Everyone needs their eight hours a night, but what if we hit the snooze button and find ourselves sleeping in? Turns out, you could be missing out on some of the great benefits of waking up early. The early bird gets the worm—as well as these advantages to an early morning.
One of the most obvious but pronounced advantages to an early morning is that you have more time in your day—especially when we look when we tend to be most productive. Studies show that we are at our most focused at around 10 a.m. That’s not exactly the early morning, but when we take into account “sleep inertia,” or the grogginess we feel upon waking up that can take hours to shake, rising early allows us to be fully awake at our most naturally attentive time. (Early morning people, often called “larks,” are also known to procrastinate less.)
We can do more than sit at our desks in the A.M., too. One of the great things to get done in the morning is kicking off a healthy day. From getting a good early breakfast to jump-start our metabolism or making a little extra time to exercise, the possibilities to improve health by getting out and about in the morning are endless. This is especially obvious when considering the negative outcomes linked to oversleeping, which range from metabolic disorders like diabetes to unhealthy weight gain.
Nurture That Noggin
Becoming a morning person can also improve your mental health. Morning people tend to have higher grades, a lower risk of depression, and higher positive affect (greater expression of happiness, delight, interest, and alertness) . Of course, these studies show correlation and not causation, and waking up early for one day isn’t a guarantee to boost your mood. Still, it is possible for our internal clocks to shift some, meaning even late sleepers can turn into “larks” and improve their chances of reaping the benefits of an early morning.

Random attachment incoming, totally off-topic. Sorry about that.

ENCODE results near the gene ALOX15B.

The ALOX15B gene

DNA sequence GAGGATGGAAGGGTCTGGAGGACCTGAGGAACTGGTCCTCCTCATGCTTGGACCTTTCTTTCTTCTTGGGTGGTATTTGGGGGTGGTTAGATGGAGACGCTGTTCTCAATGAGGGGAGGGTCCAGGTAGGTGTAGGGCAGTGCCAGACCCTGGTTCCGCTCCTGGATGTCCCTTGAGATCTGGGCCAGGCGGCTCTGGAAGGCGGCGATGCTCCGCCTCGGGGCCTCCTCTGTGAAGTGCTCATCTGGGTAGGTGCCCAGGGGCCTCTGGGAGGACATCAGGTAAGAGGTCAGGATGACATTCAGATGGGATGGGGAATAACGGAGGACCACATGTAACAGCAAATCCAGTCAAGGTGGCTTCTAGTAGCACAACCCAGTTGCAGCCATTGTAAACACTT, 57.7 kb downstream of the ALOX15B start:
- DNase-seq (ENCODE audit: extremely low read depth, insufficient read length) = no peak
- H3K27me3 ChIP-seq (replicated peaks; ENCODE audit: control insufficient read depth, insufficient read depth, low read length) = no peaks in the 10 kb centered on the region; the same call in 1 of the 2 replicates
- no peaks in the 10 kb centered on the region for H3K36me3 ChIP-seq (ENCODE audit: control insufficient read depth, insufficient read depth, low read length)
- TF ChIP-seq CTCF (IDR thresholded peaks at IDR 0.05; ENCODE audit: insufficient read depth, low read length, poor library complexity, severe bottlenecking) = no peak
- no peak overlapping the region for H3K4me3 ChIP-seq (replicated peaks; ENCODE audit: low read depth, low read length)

Another reason to get out of bed in the morning is to avoid that vicious snooze-button cycle. While it may feel nice to hit “snooze” and ease into your day, you’re actually doing much more harm than good. Snooze-button syndrome makes you miss out on important deep sleep and sends your brain into something like sleep purgatory: not getting valuable sleep but also not fully functioning. Your best bet, as this Huffington Post article suggests, is to set your alarm at the time you really need get up—after a healthy seven or eight hours, of course—and ditch the “sleeping in” altogether.
Of course, if you’re going to reap the benefits of waking up early, there is one thing you should absolutely keep in mind: get to sleep early, too! The advantages of rising early can be seriously undermined if you’re not giving yourself enough time to sleep at night. The best way to wake up early and have a productive day is to hit the hay with plenty of time to get quality sleep. So go ahead and tuck yourself in for a good night’s rest, and get ready for a happier, healthier morning.